Much of the talk and advice that surrounds truck accidents focuses on whether the car driver or the truck driver were the ones at fault. However, sometimes a third party is the one to blame. This can take the form of a non-present third party (defective truck parts that led to the accident, for example) or one that is present at the scene, like another driver who swerves and causes the other car and truck to collide. When you have another third party at the accident site, that can really change how your claim and case proceed if you need to sue for compensation.
The Truck May Have Cameras
First, if that truck has cameras — which has become more common in the past few years to try to stop insurance and accident scams — that footage could help identify the third party involved if they took off once the accident happened. It's essential that you get a copy of the video from any cameras in and on the truck, which can be located anywhere from the interior of the cab looking forward to the sides of the doors looking at the sides of the truck. If you can locate the third party, you and your insurance company can take that person to court and show the blame for the accident lies with them.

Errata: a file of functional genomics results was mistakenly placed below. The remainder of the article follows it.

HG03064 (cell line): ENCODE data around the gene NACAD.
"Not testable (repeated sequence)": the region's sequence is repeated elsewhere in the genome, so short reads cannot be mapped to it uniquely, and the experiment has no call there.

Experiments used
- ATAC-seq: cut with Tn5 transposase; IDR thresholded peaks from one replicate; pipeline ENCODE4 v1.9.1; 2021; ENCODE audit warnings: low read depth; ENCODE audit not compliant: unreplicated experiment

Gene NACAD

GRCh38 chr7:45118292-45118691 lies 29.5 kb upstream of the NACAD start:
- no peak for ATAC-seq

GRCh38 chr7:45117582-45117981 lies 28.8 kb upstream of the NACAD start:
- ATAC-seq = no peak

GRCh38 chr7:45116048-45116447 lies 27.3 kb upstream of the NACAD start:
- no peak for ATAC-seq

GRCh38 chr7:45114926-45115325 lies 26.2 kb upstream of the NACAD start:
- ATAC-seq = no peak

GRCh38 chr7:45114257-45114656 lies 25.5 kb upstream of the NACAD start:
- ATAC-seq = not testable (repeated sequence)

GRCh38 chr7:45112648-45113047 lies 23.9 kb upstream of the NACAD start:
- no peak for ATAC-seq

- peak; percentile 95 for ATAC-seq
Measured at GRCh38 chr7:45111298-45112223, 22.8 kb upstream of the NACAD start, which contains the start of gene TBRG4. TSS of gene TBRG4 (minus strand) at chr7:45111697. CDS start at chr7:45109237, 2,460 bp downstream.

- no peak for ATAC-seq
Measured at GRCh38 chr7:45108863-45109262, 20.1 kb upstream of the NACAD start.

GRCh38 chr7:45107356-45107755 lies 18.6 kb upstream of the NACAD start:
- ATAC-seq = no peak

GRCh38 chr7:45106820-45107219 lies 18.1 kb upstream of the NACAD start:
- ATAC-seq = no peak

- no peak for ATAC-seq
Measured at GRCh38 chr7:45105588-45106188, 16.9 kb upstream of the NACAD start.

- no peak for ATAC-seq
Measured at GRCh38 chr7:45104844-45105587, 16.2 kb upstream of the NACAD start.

What if That Third Party Was in Your Car?
Sometimes the third party is actually another person in your car, such as a passenger who decides to behave badly and distract you from the road. In terms of dealing with the accident between your car and the truck, then, the fault may initially lie with you simply because it was your driving that directly caused the accident, but you'd have some recourse against the person in your car who caused the accident. You could sue them (or their estate, if they died in the accident) and their insurance if you could prove that they were the real cause.
This May Severely Affect Your Options
Note that the involvement of the third party who flees the scene can really affect your options. If the accident isn't your fault or the truck driver's fault, and you can't find the person who was the real cause, you can still look at legal options against your insurance if the company doesn't want to pay out fully or if you need more compensation for injuries and care that were more extensive than initially thought. However, you may find your awards limited simply because the only companies and people involved in the accident that you could find were those who weren't at fault, and that could affect how the court sees the case.
Nothing is set in stone, however, so it's imperative that you speak with an attorney who knows how to handle truck accident cases. When someone else is involved, other than you and the truck driver, the case can become very complicated. It's not something you want to handle on your own.
For more information, contact a truck accident attorney.